The Man With The Stainless Steel Keyboard
So I am. I blog at you today, dear Reader, from a Flying J brand truck stop in Ripon, California. The whence I am held in duranc vile awaiting freight to return me to my home and native land.
The terminal is equipped with clacketing metal keyboard and costs $0.20 per minute touse, so you'll forgive my elimintion of the usual cascade of links to articles nd pictures.
I wanted to examine truck stops as a sort of cultural genre. Cosidner the hammer: As a developed form of answer to a common problem (violently inserting things into other things), they have certain universal features, namely large lumps of metal or other materiel on the end of a stick. Likewise, most bathrooms are built in answer to certain basic human needs, and with certain basic and universal features (ie. graffitti-proof walls).
What then do truck stops tell us about the populations that use them?
First, the great universals: They cater to travellers. ALL sch stps supply not only diesel fuel for big rigs, but gasoline, and even sometimes natural gas and propane for four-wheelers.
Most offer restaurants for the hungry, and for the sleepy, there are nearby motels for the four-wheelers and parking (but not enough--not nearly enough!) for the drivers, as well as black-and-yellow un-amphetamines to enable you to make that last pickup.
And telehones. The architectural directive in designing truck stops is: On a blank space over 3' wide, place a phone.
But now we start to get into the more exclusive corners: For the dirty, there are showers and often laundry facilities. For the bored, there is often television; indeed, in the comparatively expensive but also relatively luxurious Petro chain there are usually movie theatresshowing dreadful videos--I was once trapped for an entire weekend with Mel Gibson in "The Patriot", whose moribund and sentimental mien was occasionally relieved by bouts of Bruce Willis playing a Serious Man in "Armageddon". Both films, as someone famous whom I haven't time to look up once said, should be hurled against the floor with great force.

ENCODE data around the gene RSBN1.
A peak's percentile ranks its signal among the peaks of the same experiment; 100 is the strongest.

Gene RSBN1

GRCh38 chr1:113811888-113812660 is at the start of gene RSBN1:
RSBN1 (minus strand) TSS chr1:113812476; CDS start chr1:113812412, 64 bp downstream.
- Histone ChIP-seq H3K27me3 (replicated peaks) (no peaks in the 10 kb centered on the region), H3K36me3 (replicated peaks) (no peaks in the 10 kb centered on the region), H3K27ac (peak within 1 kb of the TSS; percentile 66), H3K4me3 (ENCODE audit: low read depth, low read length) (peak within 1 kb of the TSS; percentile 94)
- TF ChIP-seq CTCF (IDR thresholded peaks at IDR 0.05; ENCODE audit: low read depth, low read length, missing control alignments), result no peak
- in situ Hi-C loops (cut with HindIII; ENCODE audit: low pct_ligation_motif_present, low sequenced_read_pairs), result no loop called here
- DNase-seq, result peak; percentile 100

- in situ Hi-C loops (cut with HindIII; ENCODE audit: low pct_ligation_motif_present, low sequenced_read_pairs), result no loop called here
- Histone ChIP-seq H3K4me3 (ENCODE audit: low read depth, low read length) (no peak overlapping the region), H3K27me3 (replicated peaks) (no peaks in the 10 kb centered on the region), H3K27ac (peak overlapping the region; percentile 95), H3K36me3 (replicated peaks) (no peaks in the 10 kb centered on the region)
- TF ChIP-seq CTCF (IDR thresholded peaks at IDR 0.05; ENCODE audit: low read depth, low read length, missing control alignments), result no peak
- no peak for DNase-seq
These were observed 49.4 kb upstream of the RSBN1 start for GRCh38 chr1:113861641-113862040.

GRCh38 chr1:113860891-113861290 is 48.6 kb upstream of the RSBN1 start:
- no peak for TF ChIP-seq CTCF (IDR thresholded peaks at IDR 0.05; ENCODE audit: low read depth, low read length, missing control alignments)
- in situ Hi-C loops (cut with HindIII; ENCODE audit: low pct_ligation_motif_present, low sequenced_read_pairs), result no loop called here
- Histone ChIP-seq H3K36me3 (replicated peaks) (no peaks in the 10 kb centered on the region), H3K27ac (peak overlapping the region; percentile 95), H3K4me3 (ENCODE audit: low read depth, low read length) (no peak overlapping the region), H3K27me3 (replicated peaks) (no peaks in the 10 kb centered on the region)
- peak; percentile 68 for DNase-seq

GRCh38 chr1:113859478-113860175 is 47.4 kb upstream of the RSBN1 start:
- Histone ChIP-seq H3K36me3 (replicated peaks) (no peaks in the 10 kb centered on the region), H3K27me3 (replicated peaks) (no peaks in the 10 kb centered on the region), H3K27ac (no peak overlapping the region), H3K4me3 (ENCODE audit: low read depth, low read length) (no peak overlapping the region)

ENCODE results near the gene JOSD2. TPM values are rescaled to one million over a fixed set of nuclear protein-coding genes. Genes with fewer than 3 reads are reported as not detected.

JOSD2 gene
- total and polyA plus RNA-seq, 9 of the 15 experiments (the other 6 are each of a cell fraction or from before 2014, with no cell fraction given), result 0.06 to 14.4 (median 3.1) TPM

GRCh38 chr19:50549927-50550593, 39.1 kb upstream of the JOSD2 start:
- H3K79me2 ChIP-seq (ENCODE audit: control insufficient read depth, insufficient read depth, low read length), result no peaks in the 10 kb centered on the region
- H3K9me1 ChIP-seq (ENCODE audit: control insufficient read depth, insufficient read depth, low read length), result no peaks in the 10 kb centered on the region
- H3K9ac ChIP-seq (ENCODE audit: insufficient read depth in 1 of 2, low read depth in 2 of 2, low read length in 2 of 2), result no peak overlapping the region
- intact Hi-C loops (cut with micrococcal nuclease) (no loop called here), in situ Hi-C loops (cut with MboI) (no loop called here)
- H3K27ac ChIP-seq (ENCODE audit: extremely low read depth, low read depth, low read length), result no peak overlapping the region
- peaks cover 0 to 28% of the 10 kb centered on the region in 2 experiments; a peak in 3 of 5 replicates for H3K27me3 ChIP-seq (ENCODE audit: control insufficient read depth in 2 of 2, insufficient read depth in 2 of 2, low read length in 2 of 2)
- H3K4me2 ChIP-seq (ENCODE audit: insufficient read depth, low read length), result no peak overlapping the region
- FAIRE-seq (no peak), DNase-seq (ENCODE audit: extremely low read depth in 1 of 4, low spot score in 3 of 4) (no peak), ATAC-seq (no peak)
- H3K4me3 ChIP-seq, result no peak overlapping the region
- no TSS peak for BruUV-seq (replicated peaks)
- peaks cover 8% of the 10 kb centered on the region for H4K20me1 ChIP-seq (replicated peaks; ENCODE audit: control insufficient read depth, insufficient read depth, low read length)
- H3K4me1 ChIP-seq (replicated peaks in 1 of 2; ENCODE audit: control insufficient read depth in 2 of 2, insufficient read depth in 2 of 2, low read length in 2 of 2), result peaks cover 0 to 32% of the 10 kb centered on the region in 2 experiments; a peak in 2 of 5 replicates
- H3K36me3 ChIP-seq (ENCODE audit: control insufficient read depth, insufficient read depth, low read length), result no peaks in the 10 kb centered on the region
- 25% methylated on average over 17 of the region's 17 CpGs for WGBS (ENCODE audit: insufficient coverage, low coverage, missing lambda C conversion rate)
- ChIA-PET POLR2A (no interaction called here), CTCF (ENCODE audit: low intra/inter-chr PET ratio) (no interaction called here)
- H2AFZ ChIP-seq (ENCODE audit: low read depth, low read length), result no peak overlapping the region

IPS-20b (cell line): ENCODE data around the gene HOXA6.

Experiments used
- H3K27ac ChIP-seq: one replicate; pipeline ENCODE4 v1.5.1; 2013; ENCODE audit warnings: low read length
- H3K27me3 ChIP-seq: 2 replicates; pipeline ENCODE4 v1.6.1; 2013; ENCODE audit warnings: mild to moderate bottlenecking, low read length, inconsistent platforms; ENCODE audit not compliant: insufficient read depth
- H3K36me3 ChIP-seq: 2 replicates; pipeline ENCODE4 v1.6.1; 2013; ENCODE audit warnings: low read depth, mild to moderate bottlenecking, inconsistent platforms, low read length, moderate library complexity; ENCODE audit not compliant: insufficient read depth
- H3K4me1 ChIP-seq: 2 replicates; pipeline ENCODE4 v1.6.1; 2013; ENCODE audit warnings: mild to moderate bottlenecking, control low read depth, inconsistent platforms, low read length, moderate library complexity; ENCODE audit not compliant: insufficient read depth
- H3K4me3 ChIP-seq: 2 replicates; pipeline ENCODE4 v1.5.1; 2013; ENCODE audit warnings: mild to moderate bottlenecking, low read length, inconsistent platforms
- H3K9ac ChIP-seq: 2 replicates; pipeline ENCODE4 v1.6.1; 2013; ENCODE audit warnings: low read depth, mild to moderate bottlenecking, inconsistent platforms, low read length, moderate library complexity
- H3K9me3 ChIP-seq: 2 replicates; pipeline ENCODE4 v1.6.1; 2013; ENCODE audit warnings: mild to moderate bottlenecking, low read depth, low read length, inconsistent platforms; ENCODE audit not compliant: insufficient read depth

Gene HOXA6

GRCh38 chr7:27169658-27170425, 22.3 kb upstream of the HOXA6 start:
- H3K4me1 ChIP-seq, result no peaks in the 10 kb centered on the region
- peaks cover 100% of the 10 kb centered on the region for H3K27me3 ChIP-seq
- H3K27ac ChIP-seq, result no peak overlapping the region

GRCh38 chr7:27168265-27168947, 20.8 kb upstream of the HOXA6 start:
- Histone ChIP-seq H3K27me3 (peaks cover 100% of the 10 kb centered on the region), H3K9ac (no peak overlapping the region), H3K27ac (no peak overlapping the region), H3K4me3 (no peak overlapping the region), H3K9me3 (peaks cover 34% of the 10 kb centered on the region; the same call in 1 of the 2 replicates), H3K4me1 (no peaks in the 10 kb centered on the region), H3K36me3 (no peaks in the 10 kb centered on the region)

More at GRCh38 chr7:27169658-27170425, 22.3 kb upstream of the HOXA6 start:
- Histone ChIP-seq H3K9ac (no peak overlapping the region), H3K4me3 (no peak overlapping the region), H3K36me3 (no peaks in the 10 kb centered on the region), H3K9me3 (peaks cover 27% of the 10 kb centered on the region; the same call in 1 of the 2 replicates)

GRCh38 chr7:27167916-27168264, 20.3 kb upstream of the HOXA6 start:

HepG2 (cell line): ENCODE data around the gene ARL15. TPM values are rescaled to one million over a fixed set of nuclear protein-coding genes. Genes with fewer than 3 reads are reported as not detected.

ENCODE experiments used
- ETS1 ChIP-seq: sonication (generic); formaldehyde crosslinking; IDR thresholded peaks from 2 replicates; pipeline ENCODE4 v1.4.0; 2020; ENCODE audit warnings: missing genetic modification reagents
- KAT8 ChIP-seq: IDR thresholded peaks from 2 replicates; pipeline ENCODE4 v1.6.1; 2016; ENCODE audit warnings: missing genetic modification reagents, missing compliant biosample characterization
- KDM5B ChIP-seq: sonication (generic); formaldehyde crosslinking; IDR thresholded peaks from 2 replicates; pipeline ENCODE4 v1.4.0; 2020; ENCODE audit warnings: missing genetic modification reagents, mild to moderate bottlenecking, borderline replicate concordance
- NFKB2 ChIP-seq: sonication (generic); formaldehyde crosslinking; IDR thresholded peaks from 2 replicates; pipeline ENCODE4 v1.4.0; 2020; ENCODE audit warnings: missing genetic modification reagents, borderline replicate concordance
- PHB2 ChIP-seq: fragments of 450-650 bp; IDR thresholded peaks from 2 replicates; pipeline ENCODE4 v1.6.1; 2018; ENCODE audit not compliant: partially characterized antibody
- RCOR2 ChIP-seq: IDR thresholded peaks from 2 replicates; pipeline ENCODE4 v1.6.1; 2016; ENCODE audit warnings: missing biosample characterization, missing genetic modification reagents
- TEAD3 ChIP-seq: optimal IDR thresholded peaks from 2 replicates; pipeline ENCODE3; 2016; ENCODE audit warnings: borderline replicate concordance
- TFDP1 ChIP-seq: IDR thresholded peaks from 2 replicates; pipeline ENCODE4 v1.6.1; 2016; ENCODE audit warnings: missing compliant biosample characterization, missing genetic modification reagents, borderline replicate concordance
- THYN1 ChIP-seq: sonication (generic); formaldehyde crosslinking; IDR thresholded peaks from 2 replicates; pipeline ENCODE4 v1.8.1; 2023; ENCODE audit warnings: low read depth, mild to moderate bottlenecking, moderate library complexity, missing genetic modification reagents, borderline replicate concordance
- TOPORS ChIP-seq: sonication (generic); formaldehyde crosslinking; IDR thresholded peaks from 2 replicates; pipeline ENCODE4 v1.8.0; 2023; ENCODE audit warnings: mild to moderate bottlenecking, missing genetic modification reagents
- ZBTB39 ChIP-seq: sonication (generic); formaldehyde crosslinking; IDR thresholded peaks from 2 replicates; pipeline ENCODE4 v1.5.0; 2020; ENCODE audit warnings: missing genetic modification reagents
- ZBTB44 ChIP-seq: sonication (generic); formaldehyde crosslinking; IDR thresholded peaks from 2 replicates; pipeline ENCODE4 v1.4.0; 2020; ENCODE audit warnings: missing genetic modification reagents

Indeed, from an asessment of the fcilities of truck stops, one might conclude that truckers were the most bored, and yet most easily entertained of all groups save preschoolers. Most stops offer "games rooms" containing ovepriced video arcades upon which a bored transport driver may relieve his (the industry remains underwhelmingly female) fury at his dispatcher and at the parade of morons who enliven his trips and congest his highways.
For the excruciatingly un-entertined there are even expensive internet kiosks upon which they may blog their time away. . .
But the most revealing element is perhaps their gross sentimentality. At every stop are sold piles of clothing (in sizes from kids' to XXXL, reflecting the democratic preponderance of sizes amongst drivers) emblazoned with individualistic slogans, and often featuring wildlife such as wolves or eagles. "Ride Free Or Die", "Whoop-Ass", and various "my sports team" slogans predominate. Ball caps nestle in great piles atop signs advertising "X% Off!!!".